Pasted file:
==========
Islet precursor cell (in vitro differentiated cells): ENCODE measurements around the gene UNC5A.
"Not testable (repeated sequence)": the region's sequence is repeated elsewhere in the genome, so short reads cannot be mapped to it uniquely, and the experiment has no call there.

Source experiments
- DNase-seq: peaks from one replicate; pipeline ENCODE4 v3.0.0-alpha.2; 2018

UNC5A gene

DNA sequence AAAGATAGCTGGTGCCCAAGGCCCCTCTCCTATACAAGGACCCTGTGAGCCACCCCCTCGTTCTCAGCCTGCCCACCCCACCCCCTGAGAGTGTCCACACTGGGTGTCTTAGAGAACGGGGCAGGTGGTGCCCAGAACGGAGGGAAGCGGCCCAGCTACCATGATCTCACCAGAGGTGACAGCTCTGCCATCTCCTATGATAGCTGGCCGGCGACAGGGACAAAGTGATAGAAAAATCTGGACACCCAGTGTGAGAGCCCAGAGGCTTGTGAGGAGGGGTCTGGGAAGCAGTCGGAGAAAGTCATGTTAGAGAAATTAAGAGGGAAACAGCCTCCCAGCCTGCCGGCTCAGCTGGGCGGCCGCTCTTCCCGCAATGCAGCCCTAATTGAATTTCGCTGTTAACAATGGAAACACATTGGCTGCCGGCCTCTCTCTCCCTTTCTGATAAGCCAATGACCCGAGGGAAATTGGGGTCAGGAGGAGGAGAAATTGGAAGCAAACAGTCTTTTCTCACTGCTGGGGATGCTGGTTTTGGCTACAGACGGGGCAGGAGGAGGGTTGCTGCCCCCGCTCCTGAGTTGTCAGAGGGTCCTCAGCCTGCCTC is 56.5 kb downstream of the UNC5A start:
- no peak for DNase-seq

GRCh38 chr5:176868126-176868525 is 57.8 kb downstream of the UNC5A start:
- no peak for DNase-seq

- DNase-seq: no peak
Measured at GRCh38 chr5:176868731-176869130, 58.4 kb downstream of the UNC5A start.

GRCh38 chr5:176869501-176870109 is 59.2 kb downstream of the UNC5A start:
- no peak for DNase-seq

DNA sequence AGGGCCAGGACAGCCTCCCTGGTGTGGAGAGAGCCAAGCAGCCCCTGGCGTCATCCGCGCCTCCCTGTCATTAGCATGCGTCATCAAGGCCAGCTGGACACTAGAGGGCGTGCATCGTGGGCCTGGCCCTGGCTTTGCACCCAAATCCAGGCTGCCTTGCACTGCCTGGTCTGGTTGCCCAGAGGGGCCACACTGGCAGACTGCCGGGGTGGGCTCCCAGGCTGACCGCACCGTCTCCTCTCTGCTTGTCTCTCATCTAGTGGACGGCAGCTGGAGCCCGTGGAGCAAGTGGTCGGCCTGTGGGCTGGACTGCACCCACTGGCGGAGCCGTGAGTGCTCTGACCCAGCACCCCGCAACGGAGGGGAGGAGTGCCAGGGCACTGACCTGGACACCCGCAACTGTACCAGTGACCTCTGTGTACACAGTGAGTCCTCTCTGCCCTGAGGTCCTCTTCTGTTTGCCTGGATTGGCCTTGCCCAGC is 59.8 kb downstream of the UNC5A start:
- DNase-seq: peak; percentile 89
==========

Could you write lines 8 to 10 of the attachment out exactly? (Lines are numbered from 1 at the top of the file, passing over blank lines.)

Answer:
GRCh38 chr5:176868126-176868525 is 57.8 kb downstream of the UNC5A start:
- no peak for DNase-seq

- DNase-seq: no peak